Grootint uses an automatic, electronically controlled centrifugal casting system. Pipe is formed layer by layer, the material qualities, mould rotation speed and internal temperatures being closely regulated to achieve the designed result. Glass fibre, polyester resin and silica sand are fed into the rotating mould, starting with the external surface of the pipe and working inwards until the required wall thickness is obtained. The resin is specially formulated so as to polymerise only after filling has taken place. Reinforcing glass filaments, pre-cut to the required length, are introduced from the head of a feeder arm which moves back and forth inside the mould distributing the fibres within the layers so as to provide the designed circumferential and axial resistances. Sand, a low-cost material, is used as a filler to bulk out the matrix, especially in pipes that will be buried.
The mould is rotated slowly to start with but, once all the raw material has been introduced, spinning speed is increased to ensure adequate compression while cure takes place. The Dutch company‘s ability to vary the quantity, proportions and orientation of the materials in the pipe layers gives it the flexibility to optimise pipes for a variety of applications, both pressurised and unpressurised. Resins are formulated according not only to the characteristics of the material a pipe is designed to carry, but also the environment in which it will be installed. Thus the highest specifications are called for where corrosive or abrasive liquid (water run-off from agricultural land, seawater, sewage etc), is carried at elevated temperature and the pipe runs through a corrosive environment, whether highly acidic/alkaline soil below ground or chemical fumes above ground.
Amiantit’s commodity pipes have internal diameters of up to 4 m and lengths from 6 m to 24 m. They are widely used to transport drinking-quality water, seawater, desalinated water and sewage in potable water, firefighting, irrigation, cooling and other applications. The company has dubbed its proprietary centrifugal casting process ’C-Tech.’ Hobas Engineering relies exclusively on centrifugal casting to produce its range of composite pipes. Technicians begin by carrying out quality control checks on incoming raw materials and then introducing body resin, liner resin, plus sand and chalk filler/bulking materials into tanks beside the feeder. At the start of a new production cycle, liquid resin is pumped to the feeder and catalyst is added. Roving stored on spools is chopped to the right length by speed-controlled cutters located in the feeder head. Sand and/or chalk filler is propelled by a frequency-controlled screw conveyor to an outlet in the feeder head. In an automated process, the feeder arm deposits pre-determined quantities of the materials, layer by layer, into the rotating mould.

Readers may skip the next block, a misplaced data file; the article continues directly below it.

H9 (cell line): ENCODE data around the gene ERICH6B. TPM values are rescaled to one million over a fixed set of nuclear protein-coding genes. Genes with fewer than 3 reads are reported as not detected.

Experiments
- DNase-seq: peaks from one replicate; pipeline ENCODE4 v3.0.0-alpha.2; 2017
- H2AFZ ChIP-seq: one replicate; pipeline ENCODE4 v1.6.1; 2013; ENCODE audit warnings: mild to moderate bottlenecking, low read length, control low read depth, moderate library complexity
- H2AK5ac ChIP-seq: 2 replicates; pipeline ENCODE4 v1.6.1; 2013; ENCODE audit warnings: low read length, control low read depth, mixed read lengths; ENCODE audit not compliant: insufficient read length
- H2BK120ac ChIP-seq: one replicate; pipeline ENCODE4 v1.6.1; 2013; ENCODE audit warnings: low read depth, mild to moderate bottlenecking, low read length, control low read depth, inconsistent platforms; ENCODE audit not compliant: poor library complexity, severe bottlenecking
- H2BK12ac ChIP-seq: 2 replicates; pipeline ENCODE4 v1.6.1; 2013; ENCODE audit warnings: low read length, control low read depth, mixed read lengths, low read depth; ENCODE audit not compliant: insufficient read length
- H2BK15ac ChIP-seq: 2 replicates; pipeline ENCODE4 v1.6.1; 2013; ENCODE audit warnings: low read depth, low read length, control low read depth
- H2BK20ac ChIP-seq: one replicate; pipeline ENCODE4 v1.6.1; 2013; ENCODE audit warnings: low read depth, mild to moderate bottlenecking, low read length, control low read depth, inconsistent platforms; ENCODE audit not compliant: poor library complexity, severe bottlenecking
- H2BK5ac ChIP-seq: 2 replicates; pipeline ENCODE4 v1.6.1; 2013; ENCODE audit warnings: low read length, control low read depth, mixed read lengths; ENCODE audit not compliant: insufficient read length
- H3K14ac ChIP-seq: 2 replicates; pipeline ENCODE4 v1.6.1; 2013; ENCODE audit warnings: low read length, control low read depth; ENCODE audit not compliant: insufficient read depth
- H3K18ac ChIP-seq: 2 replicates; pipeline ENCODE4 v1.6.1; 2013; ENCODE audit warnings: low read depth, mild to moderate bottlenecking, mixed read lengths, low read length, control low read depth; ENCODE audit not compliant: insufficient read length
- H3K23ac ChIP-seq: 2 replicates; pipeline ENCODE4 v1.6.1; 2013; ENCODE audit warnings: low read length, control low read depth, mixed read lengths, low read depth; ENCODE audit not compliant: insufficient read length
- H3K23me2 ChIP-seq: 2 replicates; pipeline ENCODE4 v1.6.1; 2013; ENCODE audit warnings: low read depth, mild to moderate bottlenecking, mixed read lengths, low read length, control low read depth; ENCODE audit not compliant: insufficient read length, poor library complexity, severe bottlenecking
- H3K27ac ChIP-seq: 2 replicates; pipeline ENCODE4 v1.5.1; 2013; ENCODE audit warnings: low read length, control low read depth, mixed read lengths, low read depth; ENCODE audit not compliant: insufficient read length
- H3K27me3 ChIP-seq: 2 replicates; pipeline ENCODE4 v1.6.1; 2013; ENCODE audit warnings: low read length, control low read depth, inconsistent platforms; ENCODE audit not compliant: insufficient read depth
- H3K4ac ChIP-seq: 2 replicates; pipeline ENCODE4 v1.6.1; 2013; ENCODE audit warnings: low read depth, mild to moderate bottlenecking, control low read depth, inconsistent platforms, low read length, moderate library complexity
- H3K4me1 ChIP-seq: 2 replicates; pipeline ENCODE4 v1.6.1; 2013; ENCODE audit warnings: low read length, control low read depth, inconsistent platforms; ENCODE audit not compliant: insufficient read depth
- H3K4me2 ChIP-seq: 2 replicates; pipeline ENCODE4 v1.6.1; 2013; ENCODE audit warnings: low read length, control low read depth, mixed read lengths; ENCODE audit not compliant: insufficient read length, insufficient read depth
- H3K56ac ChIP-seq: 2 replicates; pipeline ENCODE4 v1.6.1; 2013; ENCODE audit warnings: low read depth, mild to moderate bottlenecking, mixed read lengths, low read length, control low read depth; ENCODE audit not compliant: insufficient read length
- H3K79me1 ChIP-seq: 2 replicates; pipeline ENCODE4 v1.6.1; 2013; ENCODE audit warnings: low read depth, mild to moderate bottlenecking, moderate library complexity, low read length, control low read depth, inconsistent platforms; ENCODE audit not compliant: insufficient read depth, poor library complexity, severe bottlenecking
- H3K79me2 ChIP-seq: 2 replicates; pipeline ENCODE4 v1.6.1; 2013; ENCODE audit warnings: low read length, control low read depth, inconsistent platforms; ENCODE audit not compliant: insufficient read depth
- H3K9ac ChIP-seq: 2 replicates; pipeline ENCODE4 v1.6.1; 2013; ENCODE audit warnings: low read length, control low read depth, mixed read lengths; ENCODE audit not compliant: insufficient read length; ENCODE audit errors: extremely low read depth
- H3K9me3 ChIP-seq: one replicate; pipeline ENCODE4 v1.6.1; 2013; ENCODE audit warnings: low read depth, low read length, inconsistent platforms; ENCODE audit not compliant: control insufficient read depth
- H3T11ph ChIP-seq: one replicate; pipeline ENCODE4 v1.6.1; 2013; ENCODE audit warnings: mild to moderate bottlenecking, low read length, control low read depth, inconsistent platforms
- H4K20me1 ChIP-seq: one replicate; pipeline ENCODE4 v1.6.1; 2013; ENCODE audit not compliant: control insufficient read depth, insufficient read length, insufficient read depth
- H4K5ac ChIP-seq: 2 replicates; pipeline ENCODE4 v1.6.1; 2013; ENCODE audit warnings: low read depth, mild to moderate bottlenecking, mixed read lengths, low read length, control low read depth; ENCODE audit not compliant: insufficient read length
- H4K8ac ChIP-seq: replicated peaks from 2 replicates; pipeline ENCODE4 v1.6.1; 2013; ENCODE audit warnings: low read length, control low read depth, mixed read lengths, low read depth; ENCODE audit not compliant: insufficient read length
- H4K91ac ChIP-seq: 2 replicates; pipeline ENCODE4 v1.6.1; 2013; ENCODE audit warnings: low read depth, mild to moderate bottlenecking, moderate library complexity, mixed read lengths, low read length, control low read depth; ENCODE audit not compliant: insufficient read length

Final application of a resin-rich coating can be used to achieve a smooth bore. In some cases, more usually with custom pipe, a dual resin system is used, the resin for the liner being a different formulation to that used for the bulk of the pipe. For example, a vinyl ester layer can be used as a corrosion liner, with polyester or epoxy forming the bulk of the product.
Close control of raw material delivery quantities is critical to achieving known and consistent quality. This is maintained by frequency-controlled pump drives and precision mass flow meters at the resin pump station, along with equivalent precision metering systems for the filler materials, the glass roving and the catalyst and accelerator needed for curing. All the important quantities and process parameters are recorded and logged as part of the quality control procedure. Product is sampled and tested periodically so that compliance with manufacturing standards can be checked.
As the raw ingredients are injected into the mould, the latter is spun up to high speed so that the materials are pressed against its inside wall at 50-70 G. This high centrifugal force produces a densely compacted pipe wall and totally de-aerated structure. Polymerisation is initiated by spraying hot water onto the outside of the mould. Styrene is captured and extracted for safe disposal. After the curing process, cold water is sprayed onto the mould to facilitate rapid extraction of the moulded pipe. This is then trimmed and bevelled and, as the final operation, a coupling is mounted to one end of each pipe.
Hobas is pleased with its system saying that it is readily adaptable to different products, giving freedom to design pipe to meet specific project requirements. It minimises manufacturing costs by permitting 24 hours production per day. The computer-controlled process is said to yield a product of consistent quality with physical properties uniform within close tolerances. Pipe diameters of up to 2.7 m are produced in standard lengths of up to 6 m. Pipes are produced for potable water lines, gravity sewers, water and sewage treatment plants, hydro-electric plants and outfalls, to name just a few applications.
An issue with commodity pipes, according to Alfred Newberry, an expert with FEMech Engineering in the USA, is that most are subject to a reduction in mechanical properties over time, this ageing effect being more pronounced the higher the pipe operating temperature. This is because, due to the short fibres used, properties are resin dominated. Being a polymer, resin is subject to creep and consequent property loss.
Where higher properties are required, improvement can be achieved by using continuous unidirectional reinforcing fibres. Winding these around a rotating mandrel provides high hoop strength while winding at an angle can enhance strength both circumferentially and axially. Centrifugal casting users wishing to step up in terms of mechanical properties usually make their first step the addition of a process that winds continuous fibre onto an advancing mandrel, typically at an angle of about 55°.